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February 15, 2010

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Leigh Caldwell

Hmm. You found a whole different set of reasons to be depressed about this idea than I did. That doesn't make me feel better.

http://www.knowingandmaking.com/2010/02/private-ownership-public-services.html

ian

Still centrally funded, still centrally set standards. It is Thatcherite privatisation behind a mask of cuddly social conscience.

I prefer my approach.
http://ibanda.blogs.com/panchromatica/2008/05/a-strategy-for-moving-towards-minimal-government.html

Jackart

I know why you're against it. The Tories proposed it, and they can't be right on anything, ever.

Frank H Little

A non-economist writes: it resembles an artificial "market", like the one that was meant to make the railways more efficient.

Robs

The Tories are just neo-Blairites - Labour plan B. The BNP are the only party capable of ending statism (by making the country ungovernable).

Auralay

Gotta watch out for those pesky minimalist bears.

john problem

Eeh, lad. Yer should go into yer local Co-op. Reet good they are. All the lasses are smiling and helpful. Picking holes in't Tory policy is tert mug's game. All yer've got to do is vote bloody Labour owt. Otherwise, we're done fer.

charlieman

Why is John Lewis the only model that people think of when considering co-operatives? Some social services in the UK are currently provided by the WRVS. The RNLI provide sea rescue services. In neither organisation is there a profit motive for professional staff and the state is the principal buyer.

Alex

"I know why you're against it. The Tories proposed it, and they can't be right on anything, ever."

Or he could be against it because it's a bad idea.

If you think his reasoning is wrong, explain why.

william

"I know why you're against it. The Tories proposed it, and they can't be right on anything, ever."

Of course they can, but only by accident.

chris strange

The problem is the monopsonistic buyer, but the Tories also have policies that could get the market into that side as well. By making it easier for people to set up new schools and transfer their kids (and the money that follows them) to these new schools you start to break up the monopsony. Assuming that the parents that move their kids around do it in the best interests of the kids then this would make it in the interest of the schools to act in the interest of the kids, as viewed by the parents.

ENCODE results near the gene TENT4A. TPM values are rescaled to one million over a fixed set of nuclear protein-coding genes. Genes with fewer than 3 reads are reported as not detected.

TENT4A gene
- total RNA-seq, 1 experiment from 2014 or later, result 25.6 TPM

Roger Thornhill

I do not doubt that the Tory plans will result in more power to the centre. They will "approve" who can. They will have oversight.

What is the point in converting a State run monopoly into a co-operative running a State-mandated monopoly? That is worse.

Plurality is the key. Some suppliers might be co-operatives, others private. Customers shoudl be free to choose (and by "choose", I do not mean move house to get into another geographic monopoly!).

Rich

There I was thinking "monopsonistic" was a typo, but no, it's a wonderful new word and an interesting concept!

[Check out Wikipedia -- this blog won't let me post the URL]

David Morson

The idea of co-ops is pretty good and I have really liked it but the actual concern is that those co-ops should be properly organized and managed.

alanm crisps

Co-ops are no bad thing but:

- You need to make sure you achieve something and not spend all your time voting on paperclips purchasing (I have some experience here).
- I wonder about the efficiency of competition when you have all the start up costs all over again - new IT systems (another million on a website), years of knowledge lost (make same costly mistakes again).
- There are already trusts delivering services, does this not tick the competition box?

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